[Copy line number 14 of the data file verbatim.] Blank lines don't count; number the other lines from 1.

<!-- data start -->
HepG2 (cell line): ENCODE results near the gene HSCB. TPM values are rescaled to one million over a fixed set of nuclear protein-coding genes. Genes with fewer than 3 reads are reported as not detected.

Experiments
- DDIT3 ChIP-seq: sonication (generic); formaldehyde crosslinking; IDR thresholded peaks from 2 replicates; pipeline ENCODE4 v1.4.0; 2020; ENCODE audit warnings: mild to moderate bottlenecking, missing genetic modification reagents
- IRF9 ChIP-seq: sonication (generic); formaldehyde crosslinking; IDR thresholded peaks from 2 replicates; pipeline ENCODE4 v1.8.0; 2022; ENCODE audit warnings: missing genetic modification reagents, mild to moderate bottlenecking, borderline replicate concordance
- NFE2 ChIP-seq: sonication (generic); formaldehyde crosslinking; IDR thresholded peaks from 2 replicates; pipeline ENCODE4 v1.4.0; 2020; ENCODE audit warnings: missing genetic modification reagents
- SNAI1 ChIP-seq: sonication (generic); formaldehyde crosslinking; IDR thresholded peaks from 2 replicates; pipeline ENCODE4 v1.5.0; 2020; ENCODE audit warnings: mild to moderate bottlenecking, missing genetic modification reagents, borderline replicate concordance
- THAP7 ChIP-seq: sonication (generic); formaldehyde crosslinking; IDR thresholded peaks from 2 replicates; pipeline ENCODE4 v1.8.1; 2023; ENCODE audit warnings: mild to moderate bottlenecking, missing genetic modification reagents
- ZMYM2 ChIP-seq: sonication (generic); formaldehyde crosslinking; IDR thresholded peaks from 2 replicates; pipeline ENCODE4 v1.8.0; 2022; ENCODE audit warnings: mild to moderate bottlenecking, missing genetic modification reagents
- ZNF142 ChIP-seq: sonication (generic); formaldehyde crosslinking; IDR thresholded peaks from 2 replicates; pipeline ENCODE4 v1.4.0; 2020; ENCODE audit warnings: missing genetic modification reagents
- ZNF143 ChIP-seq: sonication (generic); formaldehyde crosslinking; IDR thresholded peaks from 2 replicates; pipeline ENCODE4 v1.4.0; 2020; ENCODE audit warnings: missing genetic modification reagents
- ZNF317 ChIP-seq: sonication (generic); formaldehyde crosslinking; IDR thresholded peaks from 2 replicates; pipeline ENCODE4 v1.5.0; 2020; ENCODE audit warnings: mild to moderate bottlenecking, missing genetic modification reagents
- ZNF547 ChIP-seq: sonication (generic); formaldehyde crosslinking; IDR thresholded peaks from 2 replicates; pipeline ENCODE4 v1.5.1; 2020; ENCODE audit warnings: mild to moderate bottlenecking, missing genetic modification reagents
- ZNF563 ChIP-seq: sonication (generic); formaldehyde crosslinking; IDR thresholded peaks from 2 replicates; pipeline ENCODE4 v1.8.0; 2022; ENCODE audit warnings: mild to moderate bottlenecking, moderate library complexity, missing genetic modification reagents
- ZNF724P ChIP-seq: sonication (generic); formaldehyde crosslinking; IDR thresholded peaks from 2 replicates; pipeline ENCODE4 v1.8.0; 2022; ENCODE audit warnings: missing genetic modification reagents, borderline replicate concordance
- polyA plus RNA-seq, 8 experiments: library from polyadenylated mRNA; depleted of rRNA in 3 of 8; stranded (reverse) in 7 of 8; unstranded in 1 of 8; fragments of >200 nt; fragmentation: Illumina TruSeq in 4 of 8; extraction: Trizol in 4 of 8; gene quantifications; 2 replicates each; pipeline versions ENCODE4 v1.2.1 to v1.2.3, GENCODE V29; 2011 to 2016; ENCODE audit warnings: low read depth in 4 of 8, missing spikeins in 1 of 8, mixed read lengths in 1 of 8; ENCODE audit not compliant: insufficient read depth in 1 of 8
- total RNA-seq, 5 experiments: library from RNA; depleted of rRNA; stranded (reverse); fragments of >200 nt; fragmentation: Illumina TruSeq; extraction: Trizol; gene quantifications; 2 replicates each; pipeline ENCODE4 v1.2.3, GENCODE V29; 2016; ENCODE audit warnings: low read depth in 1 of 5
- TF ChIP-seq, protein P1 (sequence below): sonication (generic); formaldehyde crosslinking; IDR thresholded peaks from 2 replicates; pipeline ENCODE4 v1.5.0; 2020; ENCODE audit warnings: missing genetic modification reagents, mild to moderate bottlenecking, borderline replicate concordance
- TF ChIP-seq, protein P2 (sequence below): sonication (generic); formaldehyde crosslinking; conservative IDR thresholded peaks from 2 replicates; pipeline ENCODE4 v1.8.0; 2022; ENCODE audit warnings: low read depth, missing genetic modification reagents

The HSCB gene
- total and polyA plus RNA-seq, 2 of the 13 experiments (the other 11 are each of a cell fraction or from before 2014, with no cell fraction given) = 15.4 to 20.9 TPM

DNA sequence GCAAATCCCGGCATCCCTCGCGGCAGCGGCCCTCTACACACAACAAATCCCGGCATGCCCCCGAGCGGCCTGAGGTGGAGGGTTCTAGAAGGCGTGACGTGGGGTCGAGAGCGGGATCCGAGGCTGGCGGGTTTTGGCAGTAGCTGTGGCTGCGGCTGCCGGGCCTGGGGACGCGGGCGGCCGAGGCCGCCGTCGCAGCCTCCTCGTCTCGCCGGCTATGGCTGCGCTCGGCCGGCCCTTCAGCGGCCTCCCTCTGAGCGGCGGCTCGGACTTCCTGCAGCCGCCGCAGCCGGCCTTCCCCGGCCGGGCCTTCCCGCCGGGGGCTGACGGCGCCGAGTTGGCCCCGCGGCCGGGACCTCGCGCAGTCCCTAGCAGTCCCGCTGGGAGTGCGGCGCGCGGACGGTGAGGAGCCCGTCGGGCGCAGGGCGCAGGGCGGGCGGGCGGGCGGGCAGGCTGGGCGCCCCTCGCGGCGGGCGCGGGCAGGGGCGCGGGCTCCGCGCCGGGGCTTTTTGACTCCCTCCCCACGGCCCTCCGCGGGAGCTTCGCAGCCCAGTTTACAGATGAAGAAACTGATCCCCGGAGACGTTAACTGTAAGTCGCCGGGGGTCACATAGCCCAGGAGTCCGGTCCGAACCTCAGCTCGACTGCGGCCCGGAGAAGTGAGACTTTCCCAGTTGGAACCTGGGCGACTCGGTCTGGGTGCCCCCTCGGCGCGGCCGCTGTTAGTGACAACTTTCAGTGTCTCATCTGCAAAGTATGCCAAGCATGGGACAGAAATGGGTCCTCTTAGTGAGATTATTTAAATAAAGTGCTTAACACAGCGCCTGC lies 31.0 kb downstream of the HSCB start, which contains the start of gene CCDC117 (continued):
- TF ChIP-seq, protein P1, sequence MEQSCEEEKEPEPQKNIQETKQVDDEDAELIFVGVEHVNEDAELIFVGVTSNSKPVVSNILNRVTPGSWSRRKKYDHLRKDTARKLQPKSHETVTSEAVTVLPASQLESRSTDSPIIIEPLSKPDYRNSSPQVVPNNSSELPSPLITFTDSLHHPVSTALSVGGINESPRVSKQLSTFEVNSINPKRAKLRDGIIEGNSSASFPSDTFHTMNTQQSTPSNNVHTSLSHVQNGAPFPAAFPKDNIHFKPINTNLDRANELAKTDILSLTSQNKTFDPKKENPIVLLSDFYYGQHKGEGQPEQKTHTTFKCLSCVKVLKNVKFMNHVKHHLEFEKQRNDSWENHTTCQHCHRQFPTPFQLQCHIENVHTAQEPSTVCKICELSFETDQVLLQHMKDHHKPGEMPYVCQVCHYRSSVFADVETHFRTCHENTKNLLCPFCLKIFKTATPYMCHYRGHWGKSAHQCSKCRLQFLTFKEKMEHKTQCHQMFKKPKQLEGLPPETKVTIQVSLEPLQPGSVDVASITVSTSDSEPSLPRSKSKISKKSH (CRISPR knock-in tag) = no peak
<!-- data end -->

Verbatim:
- ZNF724P ChIP-seq: sonication (generic); formaldehyde crosslinking; IDR thresholded peaks from 2 replicates; pipeline ENCODE4 v1.8.0; 2022; ENCODE audit warnings: missing genetic modification reagents, borderline replicate concordance